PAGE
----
Our second year has proven to be very successful so far and now includes the following:

  • assessable criteria and development of the DeLorean Skill Set based on the General Capabilities (as stated within ACARA)
  • refined DeLorean Spheres to provide a more streamlined focus for student projects
  • use of Lean Startup to provide a structured approach to project development
  • use of AusIdentities to assist students in identifying their personality types and learning styles
  • upskilling in Cooperative Learning Structures
  • continued partnership with USC (including new projects with two new schools within the
  • Nursing and Mental Health fields of study)
  • inauguration of the DeLorean coffee van project.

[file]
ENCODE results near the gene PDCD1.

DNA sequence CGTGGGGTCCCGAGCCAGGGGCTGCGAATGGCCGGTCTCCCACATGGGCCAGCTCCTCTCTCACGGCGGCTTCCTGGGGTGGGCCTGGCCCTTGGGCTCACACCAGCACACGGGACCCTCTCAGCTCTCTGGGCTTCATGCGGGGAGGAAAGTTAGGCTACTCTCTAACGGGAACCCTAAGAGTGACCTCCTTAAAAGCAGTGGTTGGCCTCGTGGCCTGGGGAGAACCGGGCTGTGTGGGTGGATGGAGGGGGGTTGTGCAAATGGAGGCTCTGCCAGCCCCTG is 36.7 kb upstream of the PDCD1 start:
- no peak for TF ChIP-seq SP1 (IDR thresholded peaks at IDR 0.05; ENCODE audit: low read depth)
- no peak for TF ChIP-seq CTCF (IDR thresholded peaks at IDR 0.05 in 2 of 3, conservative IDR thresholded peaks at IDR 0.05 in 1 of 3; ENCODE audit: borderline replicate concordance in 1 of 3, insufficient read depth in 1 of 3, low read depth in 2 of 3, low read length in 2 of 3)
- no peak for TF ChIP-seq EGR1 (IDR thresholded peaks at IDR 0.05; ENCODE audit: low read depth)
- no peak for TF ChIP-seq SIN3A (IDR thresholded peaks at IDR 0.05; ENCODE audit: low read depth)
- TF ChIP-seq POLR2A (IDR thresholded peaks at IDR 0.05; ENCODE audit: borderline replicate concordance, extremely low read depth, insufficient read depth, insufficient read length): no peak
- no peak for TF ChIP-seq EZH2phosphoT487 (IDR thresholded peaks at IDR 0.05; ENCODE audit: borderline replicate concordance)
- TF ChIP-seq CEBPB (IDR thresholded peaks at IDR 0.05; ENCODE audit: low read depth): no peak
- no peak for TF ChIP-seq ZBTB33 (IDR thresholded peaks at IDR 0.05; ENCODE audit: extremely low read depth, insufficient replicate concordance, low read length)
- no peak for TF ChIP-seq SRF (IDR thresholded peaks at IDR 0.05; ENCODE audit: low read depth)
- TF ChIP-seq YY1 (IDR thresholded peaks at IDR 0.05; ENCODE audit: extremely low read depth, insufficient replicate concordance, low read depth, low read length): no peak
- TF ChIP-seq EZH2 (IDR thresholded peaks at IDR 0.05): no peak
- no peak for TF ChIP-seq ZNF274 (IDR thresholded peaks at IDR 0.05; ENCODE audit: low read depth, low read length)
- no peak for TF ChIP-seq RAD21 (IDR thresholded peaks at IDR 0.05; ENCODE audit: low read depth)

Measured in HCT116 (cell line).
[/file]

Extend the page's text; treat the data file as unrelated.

For the explicit teaching of skills, one of the frameworks we use is call ‘Aus Identities’. This is an Australian startup that has taken the Myers-Briggs personality types and tests, and reframed them into 4 Australian animal metaphors. All people are all personality types some of the time, but will default to one dominant personality type most of the time, especially when under pressure or stress. The better our young people understand themselves and how the interact with other people and their environment, the more successful they will be at working in teams, dealing with conflict and navigating the challenges of engaging in a social community/society.